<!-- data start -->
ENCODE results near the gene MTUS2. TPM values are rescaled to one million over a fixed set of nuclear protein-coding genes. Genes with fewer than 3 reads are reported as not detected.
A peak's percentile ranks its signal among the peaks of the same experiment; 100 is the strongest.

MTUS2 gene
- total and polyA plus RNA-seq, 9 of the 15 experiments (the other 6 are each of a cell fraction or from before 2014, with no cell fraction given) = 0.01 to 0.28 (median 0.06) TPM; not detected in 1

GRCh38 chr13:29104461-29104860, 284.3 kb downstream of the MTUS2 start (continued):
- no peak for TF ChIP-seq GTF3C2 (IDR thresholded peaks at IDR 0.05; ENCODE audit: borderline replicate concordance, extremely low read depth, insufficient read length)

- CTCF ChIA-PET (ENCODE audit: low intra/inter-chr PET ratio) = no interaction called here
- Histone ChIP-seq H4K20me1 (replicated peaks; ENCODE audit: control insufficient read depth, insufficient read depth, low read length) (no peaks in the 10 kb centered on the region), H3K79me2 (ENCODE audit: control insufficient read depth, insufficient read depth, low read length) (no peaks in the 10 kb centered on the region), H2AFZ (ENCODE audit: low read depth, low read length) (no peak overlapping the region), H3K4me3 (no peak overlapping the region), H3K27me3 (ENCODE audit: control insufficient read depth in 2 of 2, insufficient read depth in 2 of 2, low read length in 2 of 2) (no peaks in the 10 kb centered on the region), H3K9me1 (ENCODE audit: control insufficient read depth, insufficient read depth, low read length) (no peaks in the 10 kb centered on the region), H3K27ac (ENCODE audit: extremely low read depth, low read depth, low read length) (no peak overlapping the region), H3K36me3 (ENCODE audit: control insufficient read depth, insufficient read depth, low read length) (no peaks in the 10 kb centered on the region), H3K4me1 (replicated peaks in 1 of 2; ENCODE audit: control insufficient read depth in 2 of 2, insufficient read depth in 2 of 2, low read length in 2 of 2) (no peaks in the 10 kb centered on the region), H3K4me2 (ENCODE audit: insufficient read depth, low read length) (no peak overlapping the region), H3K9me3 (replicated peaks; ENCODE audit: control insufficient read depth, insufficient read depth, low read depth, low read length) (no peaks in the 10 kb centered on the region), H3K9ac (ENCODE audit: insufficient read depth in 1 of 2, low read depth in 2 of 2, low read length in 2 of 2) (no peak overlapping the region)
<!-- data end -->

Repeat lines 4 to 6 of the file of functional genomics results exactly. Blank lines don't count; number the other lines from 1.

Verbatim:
- total and polyA plus RNA-seq, 9 of the 15 experiments (the other 6 are each of a cell fraction or from before 2014, with no cell fraction given) = 0.01 to 0.28 (median 0.06) TPM; not detected in 1

GRCh38 chr13:29104461-29104860, 284.3 kb downstream of the MTUS2 start (continued):
- no peak for TF ChIP-seq GTF3C2 (IDR thresholded peaks at IDR 0.05; ENCODE audit: borderline replicate concordance, extremely low read depth, insufficient read length)